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[Bug 785394] Re: Hard-coded crashkernel=... memory reservation in /etc/grub.d/10_linux is insufficient


Agreed. It's not clear that there is *any* standard Ubuntu kernel
configuration that can boot in 64MB. And having that as a default is
worse than useless, because the crash-kernel's OOM prevents the system
from recovering automatically after a kernel crash.

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  Hard-coded crashkernel=... memory reservation in /etc/grub.d/10_linux
  is insufficient

Status in “grub2” package in Ubuntu:
Status in “kexec-tools” package in Ubuntu:
  In Progress

Bug description:
  Binary package hint: grub-pc

  This concerns grub-pc 1.99~rc1-13ubuntu3 in Ubuntu Natty.

  The /etc/grub.d/10_linux file contains this snippet:

      # add crashkernel option if we have the required tools
      if [ -x "/usr/bin/makedumpfile" ] && [ -x "/sbin/kexec" ]; then
          GRUB_CMDLINE_EXTRA="$GRUB_CMDLINE_EXTRA crashkernel=384M-2G:64M,2G-:128M"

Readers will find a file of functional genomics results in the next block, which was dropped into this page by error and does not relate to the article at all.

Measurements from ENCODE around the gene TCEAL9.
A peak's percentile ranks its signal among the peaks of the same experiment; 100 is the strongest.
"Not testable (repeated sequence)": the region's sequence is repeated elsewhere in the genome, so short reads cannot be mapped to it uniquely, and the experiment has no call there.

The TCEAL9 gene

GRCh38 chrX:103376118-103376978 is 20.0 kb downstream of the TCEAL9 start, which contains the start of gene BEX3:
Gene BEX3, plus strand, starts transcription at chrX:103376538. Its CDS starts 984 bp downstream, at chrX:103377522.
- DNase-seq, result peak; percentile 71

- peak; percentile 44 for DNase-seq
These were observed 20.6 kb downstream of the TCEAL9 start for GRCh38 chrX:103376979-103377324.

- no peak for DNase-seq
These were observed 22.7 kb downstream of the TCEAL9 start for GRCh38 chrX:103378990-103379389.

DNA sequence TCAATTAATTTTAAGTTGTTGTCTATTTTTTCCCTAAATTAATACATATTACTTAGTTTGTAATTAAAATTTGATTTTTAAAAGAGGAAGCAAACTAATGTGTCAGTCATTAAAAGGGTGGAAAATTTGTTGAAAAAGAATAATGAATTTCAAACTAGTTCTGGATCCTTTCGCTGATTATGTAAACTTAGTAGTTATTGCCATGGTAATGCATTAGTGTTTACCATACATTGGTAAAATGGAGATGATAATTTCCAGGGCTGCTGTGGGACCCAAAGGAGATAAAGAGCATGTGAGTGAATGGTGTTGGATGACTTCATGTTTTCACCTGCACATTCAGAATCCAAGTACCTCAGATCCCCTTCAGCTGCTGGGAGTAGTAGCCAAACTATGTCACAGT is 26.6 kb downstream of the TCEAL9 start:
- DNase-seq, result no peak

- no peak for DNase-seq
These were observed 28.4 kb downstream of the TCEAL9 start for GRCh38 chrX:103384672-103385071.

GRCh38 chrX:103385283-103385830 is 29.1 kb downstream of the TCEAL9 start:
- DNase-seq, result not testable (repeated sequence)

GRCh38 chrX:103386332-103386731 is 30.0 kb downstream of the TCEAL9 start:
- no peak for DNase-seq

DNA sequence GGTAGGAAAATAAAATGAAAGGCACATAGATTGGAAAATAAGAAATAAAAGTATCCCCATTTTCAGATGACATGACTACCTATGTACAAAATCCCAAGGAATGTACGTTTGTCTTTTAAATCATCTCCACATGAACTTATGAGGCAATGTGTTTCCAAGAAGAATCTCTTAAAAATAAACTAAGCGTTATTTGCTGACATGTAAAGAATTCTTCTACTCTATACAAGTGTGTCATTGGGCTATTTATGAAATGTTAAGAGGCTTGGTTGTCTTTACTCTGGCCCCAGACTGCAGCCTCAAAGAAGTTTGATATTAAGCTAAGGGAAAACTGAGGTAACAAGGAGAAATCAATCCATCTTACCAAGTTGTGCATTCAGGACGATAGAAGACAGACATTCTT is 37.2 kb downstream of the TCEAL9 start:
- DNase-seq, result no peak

I am on a system with 2GB of RAM (reported as 2038MB), and according
  to the kernel startup messages, 64MB is reserved for the crash kernel.

  Unfortunately, this does not appear to be enough memory for the
  regular Ubuntu kernel to boot. I am attaching a kernel log obtained
  via serial cable; it shows the initial boot, a crash in the kernel's
  video-driver-related code, the subsequent crashkernel boot, and then
  an apparent "out of memory" kernel panic. (A side effect of the
  "double crash" is that the system is left unresponsive, requiring a
  manual reset instead of rebooting itself automatically.)

  If I double the memory numbers in the crashkernel=... argument, so
  that the reservation is 128MB, the system correctly goes on to attempt
  a vmcore dump and reboot.

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